Dobaaraa Movie Review | Filmfare.com
A young nurse named Antara (Taapsee Pannu) and her husband Vikas (Rahul Bhatt) have recently moved into a new home in Hinjewadi, Pune. They chance upon an old TV set, connected to a video camera, where they watch the antics of a boy who had resided in the house two decades ago. A freak storm ensues, and Antara is somehow able to communicate with the boy. He was a witness to a murder and was accidentally killed while fleeing a crime scene. Antara tells him of these dangers and saves his life. But in doing so, she changes her own timeline in the process and lands up in a parallel life where she’s married to someone else and, worse, doesn’t have a daughter. How she solves a 25-year-old murder in order to get her own life back forms the crux of the film.
Dobaaraa means again in Hindi. It’s also a play on words in the sense that it was 2:12 am (Do baraah in Hindi) in the night when the young boy got killed in the first timeline. The film is intriguing in the sense that when Taapsee wakes up in another timeline, her questions become your questions. She runs from pillar to post trying to find answers towards her new existence, and it’s logically all that you’d do too. It takes her time to come to terms with her new reality.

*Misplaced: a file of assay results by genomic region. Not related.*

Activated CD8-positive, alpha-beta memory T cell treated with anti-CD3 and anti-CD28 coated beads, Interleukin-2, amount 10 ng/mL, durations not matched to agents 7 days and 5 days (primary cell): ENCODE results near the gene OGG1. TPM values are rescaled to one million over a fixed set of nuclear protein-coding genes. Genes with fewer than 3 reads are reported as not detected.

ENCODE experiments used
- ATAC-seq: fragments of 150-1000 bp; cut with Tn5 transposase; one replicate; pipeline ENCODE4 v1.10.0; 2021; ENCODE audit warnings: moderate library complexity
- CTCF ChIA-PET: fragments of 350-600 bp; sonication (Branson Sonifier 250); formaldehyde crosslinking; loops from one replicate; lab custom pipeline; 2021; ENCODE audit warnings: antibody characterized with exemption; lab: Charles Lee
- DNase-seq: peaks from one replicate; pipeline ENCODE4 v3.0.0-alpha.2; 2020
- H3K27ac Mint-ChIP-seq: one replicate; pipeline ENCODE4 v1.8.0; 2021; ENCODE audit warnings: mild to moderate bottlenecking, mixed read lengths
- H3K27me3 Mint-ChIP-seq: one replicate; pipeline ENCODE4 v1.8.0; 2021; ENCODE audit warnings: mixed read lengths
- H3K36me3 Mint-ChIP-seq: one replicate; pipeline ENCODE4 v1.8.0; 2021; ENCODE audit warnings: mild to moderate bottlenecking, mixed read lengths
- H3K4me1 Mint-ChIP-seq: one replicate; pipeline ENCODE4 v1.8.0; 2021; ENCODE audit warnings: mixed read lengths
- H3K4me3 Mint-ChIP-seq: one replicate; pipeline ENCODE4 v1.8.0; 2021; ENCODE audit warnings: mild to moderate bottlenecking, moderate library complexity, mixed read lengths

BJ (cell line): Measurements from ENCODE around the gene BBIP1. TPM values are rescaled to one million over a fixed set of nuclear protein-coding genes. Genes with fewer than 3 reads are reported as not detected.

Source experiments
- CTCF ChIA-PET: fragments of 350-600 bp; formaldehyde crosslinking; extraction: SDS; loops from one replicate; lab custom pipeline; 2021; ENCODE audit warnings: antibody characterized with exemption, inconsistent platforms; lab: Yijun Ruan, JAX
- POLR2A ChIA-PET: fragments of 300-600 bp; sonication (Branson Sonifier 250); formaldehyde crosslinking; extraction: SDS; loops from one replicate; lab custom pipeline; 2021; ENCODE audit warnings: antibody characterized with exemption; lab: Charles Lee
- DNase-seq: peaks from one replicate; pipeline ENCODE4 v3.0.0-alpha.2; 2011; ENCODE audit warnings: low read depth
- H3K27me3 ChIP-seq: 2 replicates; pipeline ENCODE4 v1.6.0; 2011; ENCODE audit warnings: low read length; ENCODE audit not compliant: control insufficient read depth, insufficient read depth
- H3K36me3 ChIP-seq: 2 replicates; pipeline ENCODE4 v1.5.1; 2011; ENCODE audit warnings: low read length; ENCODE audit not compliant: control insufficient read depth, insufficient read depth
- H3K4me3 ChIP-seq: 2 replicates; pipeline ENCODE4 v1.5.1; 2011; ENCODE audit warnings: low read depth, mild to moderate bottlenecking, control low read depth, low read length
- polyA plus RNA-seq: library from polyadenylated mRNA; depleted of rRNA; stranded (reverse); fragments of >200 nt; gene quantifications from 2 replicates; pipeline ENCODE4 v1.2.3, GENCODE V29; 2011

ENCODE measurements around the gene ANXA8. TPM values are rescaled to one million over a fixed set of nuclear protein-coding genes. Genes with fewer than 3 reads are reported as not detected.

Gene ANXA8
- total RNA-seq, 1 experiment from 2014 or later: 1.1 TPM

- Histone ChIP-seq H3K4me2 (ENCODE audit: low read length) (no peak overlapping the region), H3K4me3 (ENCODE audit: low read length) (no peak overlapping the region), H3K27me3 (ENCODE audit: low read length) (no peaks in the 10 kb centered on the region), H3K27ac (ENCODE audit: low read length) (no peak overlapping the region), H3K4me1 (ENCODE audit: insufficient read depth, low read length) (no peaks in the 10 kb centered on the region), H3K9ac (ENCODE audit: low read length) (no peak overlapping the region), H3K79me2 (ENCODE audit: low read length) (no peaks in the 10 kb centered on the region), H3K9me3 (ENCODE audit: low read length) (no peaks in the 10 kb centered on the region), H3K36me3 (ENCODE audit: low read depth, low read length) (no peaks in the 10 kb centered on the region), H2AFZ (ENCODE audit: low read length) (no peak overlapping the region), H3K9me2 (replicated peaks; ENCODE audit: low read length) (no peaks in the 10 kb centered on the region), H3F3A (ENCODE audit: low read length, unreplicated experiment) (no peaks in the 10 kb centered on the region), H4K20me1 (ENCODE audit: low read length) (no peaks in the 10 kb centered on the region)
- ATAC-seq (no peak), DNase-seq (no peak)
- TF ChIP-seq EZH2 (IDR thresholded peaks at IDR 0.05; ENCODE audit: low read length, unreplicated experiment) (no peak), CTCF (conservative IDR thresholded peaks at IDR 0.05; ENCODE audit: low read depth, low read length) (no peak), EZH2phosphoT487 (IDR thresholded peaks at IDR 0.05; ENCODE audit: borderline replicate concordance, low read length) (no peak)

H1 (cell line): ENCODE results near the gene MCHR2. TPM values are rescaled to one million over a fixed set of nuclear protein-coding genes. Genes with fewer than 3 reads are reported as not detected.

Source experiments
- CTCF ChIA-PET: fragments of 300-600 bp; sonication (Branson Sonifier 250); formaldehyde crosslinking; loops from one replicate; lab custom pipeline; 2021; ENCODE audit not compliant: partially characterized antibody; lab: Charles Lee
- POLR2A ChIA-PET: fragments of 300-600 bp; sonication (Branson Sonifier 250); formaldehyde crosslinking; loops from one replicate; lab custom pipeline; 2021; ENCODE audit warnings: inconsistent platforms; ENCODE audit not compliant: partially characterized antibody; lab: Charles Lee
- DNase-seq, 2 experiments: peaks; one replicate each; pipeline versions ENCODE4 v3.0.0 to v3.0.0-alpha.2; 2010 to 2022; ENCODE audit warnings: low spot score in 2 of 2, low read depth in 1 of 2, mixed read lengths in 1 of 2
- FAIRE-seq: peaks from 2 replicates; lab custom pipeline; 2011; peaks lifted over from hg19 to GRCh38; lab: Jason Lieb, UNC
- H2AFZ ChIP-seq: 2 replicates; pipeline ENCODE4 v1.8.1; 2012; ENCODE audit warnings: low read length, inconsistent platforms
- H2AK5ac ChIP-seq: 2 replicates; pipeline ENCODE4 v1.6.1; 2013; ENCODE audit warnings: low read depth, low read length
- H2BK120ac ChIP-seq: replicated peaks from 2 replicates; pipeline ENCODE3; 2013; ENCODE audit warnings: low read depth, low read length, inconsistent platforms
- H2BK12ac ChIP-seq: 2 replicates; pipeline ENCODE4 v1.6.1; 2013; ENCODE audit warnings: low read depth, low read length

There is something called the Chaos Theory in mathematics, which deals with probabilities. It basically tells you that even small alterations can lead to strikingly different consequences. Taapsee’s character becomes aware of the paradox and tries her hardest to solve it, believing that it would ultimately lead her to her own plane of existence. It’s all very new and exciting. Marvel explored the concept recently on a grandiose scale in Spider-Man: No Way Home and in Doctor Strange In The Multiverse Of Madness, where even small attempts to alter timelines led to disastrous outcomes. So if you have seen the above movies, you won’t have a hard time understanding the concept of different realities existing side-by-side. For those who aren’t aware of the phenomenon, the going would get slightly confusing because the writing does get muddled somewhat in the middle.
The director is aware that Indian viewers or Hindi film viewers, by and large, wouldn’t be familiar with the multiverse theory. So there is too much explanation thrown in, which kind of hinders its narration. Cinema calls for a suspension of disbelief, and so we forget the complex narrative and its glitches because, despite it all, the film makes for engaging viewing.
Ultimately, it’s the performances that count. Saswata Chatterjee is one of our finest actors and channels his inner Sanjeev Kumar while playing the villain of the piece. But the film tells us that there are no heroes or villains, and ultimately we’re victims of circumstances, so both Saswata and Rahul Bhatt, who plays a caddish husband, get a chance at redemption. Pavail Gulati plays the strong and silent police inspector, who doesn’t let his past get in the way of duty, with consummate ease. It’s good to see him paired with Taapsee in a positive role after Thappad. The film revolves around Taapsee Pannu. She’s as natural as they come in the role of a woman who finds her circumstances altered overnight. She flows from one bewildering twist to another quite convincingly and makes you root for her character. Dobaaraa is another feather in her cap, alright.